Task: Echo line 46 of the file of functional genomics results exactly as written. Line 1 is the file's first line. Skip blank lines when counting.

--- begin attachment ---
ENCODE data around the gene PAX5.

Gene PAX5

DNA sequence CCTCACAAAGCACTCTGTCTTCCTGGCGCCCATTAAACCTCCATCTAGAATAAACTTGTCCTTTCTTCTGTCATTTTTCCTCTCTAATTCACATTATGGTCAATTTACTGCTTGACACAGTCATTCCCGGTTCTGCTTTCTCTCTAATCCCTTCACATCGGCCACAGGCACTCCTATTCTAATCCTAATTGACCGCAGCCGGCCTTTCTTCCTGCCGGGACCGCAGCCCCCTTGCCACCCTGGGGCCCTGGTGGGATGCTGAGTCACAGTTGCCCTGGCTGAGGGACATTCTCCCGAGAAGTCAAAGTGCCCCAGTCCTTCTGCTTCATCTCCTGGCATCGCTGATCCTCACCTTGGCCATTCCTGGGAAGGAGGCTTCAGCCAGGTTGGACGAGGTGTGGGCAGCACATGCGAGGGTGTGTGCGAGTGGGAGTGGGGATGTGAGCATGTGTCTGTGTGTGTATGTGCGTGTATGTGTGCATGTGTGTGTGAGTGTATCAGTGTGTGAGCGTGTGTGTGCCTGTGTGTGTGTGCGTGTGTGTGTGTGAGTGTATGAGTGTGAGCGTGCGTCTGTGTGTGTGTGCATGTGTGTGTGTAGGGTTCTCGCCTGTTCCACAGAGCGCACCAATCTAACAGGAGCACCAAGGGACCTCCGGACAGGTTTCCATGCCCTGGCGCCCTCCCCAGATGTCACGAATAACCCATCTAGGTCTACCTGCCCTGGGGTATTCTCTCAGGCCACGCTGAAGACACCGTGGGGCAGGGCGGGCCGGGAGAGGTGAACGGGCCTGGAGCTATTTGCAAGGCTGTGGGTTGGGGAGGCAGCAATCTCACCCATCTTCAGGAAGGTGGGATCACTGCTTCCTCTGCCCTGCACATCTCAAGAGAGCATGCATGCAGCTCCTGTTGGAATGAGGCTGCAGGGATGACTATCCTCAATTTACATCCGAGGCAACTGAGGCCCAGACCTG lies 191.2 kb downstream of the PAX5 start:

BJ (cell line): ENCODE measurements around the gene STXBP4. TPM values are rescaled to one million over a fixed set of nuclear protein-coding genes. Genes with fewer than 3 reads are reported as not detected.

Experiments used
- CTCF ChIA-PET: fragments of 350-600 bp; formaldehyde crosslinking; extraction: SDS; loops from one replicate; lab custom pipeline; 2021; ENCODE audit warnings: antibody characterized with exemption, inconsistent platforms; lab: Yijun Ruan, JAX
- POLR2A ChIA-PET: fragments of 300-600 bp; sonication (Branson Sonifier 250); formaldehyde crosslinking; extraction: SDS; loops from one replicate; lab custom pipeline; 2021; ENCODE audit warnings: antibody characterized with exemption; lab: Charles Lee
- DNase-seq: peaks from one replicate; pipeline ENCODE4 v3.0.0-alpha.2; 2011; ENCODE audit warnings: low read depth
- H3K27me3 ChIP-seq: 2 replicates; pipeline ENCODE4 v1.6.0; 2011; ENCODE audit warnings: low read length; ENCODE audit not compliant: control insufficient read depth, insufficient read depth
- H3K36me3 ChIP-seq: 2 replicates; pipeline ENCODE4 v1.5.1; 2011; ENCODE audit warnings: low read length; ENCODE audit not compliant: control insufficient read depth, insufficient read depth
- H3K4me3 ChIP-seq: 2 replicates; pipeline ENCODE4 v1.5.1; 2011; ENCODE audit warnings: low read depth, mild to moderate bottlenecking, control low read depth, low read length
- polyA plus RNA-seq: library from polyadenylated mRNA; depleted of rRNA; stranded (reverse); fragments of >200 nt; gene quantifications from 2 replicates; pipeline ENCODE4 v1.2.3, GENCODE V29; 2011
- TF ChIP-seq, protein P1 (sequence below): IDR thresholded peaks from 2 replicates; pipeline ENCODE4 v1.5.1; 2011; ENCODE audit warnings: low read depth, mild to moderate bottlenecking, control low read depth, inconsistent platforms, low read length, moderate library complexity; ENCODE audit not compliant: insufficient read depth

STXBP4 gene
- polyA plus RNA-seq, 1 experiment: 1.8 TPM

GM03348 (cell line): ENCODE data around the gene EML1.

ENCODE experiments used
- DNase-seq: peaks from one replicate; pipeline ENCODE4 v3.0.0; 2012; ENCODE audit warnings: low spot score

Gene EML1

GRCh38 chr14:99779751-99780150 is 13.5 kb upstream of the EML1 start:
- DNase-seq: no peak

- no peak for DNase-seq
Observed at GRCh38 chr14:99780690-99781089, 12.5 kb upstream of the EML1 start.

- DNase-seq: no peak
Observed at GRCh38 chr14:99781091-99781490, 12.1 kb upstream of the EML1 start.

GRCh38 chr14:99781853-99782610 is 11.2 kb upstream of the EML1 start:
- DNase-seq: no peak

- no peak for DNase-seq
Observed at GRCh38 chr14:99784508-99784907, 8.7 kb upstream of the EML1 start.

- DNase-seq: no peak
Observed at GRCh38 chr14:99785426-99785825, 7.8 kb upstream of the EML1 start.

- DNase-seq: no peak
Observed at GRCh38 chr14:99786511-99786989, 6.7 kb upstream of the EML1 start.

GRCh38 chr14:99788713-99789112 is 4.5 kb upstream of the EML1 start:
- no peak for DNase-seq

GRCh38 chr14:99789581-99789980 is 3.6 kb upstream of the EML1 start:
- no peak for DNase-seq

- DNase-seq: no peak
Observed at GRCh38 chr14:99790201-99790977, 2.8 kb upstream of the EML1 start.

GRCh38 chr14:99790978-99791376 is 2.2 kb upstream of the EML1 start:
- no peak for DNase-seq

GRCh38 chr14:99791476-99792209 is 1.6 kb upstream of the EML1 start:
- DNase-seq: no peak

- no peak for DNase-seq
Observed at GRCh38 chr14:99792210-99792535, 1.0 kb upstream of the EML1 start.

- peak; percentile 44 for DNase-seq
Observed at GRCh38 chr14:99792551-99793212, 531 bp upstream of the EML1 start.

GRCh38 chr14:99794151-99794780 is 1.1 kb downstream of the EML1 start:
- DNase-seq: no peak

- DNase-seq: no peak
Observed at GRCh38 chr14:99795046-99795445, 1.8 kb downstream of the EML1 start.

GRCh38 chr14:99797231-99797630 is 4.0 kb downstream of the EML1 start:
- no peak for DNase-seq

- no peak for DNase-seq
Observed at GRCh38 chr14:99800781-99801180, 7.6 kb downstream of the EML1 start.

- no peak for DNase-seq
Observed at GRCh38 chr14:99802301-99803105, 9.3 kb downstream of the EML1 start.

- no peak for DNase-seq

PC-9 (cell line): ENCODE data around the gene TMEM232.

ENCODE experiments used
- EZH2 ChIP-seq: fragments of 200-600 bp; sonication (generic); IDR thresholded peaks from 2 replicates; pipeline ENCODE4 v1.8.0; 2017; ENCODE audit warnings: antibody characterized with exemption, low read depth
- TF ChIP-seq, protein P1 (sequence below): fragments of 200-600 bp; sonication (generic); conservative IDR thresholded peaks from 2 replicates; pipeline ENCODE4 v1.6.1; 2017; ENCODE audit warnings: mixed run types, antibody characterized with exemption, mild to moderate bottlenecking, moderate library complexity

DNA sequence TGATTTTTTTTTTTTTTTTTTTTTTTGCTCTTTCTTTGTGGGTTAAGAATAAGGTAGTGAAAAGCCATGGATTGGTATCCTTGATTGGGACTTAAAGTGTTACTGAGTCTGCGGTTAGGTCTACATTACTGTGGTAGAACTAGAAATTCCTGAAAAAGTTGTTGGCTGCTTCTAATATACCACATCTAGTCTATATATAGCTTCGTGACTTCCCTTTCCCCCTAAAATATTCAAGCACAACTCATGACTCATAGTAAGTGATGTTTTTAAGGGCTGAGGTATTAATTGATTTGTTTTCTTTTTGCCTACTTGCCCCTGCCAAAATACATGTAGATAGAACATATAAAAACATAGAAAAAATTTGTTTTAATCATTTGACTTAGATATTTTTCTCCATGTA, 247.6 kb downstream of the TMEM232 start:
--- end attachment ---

- peak; percentile 44 for DNase-seq